Full Nel­son as film world grap­ples with liv­ing le­gend’s legacy

Yorkshire Post - Culture & The Guide - - BOOKS - TONY EARN­SHAW

WHEN Mor­gan Free­man took on the role of Nel­son Man­dela in In­vic­tus the smart money was on him win­ning an Os­car. He was nom­i­nated – and then Jeff Bridges bagged it for Crazy Heart. C’est la vie. Free­man has of­ten laughed about the grav­i­tas he brings to his roles. Cer­tainly he brought all of it to the ta­ble as Man­dela, a role many claim is un­playable.

Now, in a move typ­i­cal of the film world, two Man­dela movies are at the start­ing gate. The first, Win­nie, stars Ter­rence Howard as Man­dela and Jennifer Hud­son as his sec­ond wife Win­nie Madik­izela-Man­dela. The sec­ond, Man­dela: Long Walk to Freedom, stars Idris Elba and Naomie Har­ris as Nel­son and Win­nie.

Win­nie was com­pleted two years ago and played, some­what un­suc­cess­fully, at the Toronto Film Fes­ti­val be­fore be­ing put on the back burner. It has also come in for crit­i­cism from Win­nie Man­dela her­self.

Man­dela: Long Walk to Freedom can be seen as the of­fi­cial por­trait. A 17-year pro­ject for pro­ducer Anant Singh, it has been com­pleted with the co-op­er­a­tion of Man­dela’s fam­ily and his foun­da­tion.

It is only co­in­ci­dence that pits th­ese two pic­tures against one an­other. And with Mor­gan Free­man’s film still loom­ing in the re­cent past they are not the first at­tempts at cap­tur­ing the essence of this liv­ing le­gend. He has also been played by Sid­ney Poitier, Dennis Hays­bert and David Hare­wood.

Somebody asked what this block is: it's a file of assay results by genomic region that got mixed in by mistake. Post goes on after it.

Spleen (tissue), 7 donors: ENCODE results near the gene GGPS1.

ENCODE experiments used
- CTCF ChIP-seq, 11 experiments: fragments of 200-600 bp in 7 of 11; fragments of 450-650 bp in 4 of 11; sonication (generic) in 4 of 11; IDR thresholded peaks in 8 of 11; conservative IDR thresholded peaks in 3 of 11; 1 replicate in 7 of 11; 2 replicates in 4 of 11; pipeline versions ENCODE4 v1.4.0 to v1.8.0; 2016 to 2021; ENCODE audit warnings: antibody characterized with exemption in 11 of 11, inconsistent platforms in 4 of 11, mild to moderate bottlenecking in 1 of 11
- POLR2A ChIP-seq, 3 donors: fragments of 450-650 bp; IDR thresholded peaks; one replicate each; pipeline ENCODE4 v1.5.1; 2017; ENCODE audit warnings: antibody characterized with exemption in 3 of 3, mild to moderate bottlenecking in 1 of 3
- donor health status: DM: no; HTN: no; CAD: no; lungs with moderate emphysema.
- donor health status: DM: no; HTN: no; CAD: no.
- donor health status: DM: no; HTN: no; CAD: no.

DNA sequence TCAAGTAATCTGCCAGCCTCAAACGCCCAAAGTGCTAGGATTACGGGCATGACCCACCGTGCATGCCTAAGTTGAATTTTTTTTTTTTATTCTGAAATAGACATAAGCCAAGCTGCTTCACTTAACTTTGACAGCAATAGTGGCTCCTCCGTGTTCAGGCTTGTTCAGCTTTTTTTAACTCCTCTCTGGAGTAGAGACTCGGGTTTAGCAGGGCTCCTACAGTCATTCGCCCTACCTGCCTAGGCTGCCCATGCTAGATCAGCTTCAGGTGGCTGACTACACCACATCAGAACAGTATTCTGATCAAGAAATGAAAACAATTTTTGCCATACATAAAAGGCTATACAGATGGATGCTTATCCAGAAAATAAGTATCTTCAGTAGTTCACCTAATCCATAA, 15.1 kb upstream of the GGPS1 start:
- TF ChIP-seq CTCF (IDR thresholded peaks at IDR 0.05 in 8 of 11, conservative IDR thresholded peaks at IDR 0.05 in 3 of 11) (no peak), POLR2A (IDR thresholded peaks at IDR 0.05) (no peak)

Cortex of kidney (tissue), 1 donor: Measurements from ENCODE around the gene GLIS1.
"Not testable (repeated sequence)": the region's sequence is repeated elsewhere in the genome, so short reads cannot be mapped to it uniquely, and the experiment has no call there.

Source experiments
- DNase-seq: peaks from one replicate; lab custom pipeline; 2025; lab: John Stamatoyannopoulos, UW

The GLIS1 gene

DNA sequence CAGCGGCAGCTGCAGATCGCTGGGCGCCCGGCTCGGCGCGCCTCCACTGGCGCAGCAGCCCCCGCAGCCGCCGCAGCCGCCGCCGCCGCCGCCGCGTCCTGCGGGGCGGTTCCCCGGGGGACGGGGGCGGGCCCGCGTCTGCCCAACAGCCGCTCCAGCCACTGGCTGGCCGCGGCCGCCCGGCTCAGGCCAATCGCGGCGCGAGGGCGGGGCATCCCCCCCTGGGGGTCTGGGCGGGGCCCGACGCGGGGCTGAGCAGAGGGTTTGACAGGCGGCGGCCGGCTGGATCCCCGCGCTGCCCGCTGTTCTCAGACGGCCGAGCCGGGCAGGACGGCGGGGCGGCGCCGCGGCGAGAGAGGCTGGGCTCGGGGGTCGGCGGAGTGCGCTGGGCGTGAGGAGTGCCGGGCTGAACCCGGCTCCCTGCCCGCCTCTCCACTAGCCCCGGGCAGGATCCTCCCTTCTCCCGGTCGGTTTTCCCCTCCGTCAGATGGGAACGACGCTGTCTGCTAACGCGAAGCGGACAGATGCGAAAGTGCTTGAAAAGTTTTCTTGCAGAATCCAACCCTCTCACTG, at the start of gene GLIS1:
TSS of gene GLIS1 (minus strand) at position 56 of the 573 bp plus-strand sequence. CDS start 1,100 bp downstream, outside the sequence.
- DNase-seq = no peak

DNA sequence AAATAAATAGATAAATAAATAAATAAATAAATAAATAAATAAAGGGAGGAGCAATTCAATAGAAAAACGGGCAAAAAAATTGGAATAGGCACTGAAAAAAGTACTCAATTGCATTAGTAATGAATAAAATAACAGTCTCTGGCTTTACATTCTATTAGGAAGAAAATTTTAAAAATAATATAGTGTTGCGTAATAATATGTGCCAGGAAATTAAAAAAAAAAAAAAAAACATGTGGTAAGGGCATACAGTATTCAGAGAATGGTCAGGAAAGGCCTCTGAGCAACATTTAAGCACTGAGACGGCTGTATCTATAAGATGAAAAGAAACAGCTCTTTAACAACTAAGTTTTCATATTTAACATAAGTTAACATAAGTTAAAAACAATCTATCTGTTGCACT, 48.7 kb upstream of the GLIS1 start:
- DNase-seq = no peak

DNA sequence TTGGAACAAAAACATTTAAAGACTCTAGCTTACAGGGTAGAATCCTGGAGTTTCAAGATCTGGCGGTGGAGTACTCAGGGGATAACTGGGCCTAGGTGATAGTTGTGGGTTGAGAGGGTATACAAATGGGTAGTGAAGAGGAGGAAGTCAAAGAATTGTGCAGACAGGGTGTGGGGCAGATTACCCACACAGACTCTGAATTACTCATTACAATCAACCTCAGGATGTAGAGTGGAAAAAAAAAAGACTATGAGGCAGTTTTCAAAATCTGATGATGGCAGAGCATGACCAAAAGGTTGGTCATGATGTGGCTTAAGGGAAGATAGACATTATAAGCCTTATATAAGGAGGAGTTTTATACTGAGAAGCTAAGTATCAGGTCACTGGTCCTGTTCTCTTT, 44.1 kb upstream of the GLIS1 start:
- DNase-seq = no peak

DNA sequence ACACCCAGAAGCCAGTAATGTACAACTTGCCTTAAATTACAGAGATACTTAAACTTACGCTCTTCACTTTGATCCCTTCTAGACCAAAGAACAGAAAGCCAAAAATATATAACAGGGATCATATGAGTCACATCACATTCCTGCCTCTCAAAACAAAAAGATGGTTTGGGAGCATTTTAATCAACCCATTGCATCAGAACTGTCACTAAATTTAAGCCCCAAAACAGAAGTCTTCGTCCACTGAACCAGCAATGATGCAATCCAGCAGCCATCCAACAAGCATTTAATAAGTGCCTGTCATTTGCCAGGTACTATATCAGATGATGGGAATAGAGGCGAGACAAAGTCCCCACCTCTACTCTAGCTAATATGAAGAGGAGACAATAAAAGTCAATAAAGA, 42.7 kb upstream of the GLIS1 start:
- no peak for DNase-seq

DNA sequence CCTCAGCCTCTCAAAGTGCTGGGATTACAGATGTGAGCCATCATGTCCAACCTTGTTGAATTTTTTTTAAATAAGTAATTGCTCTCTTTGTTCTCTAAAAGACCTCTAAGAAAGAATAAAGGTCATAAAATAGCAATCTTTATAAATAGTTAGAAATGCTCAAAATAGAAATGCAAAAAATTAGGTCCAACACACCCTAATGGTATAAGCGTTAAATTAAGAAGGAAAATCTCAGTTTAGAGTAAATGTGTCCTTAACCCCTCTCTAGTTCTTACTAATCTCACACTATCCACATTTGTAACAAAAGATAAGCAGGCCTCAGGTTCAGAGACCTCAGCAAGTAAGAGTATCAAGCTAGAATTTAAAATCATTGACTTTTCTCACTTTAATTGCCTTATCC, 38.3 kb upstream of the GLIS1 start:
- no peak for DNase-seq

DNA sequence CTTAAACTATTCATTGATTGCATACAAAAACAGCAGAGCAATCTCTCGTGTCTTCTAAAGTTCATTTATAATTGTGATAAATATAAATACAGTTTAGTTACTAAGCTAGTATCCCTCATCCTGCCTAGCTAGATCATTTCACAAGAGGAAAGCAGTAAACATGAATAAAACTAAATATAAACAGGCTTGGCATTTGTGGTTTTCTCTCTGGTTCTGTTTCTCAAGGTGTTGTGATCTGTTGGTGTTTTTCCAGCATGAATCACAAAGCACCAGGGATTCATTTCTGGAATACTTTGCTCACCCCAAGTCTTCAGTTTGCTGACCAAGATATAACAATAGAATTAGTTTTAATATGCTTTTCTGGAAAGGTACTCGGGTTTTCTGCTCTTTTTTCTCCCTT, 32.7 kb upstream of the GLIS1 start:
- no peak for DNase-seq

What comes across clearly is that th­ese are movies de­signed for western au­di­ences. The var­i­ous lead­ing men are Amer­i­can or English. To sell tick­ets in the US and the UK a South African ac­tor – such as Sello Maake Ka-Ncube, who played Man­dela on stage – would never do.

Howard and Elba are play­ing the young Man­dela – the firebrand, the hus­band and fa­ther, the ac­tivist, the po­lit­i­cal pris­oner. Man­dela: Long Walk to Freedom was di­rected by Man­cu­nian Justin Chad­wick, the man be­hind The Other Bo­leyn Girl. It is re­port­edly the most ex­pen­sive South African movie ever made, with those who have seen it point­ing to Elba’s as a re­mark­able per­son­i­fi­ca­tion of an ex­tra­or­di­nary man.

Dar­rell Roodt, di­rec­tor of Win­nie, has al­leged that his film was bru­tally re-edited, re­mov­ing much of the de­tail. But per­haps in­ter­na­tional au­di­ences don’t wish to get too bogged down in 50 years of South African pol­i­tics. And maybe telling Man­dela’s story from his wife’s per­spec­tive is not a win­ner. Which brings us back to Idris Elba and Naomie Har­ris. The word is that Chad­wick has been scrupu­lous in his at­ten­tion to de­tail, even down to recre­at­ing Man­dela’s cell on Robben Is­land. And what of Man­dela him­self? Hos­pi­talised again, he will be 95 on July 18. One hopes he at least will be able to rally suf­fi­ciently to give his opin­ion on the ri­val English­man and Amer­i­can seek­ing to put their cin­e­matic stamp on his legacy.

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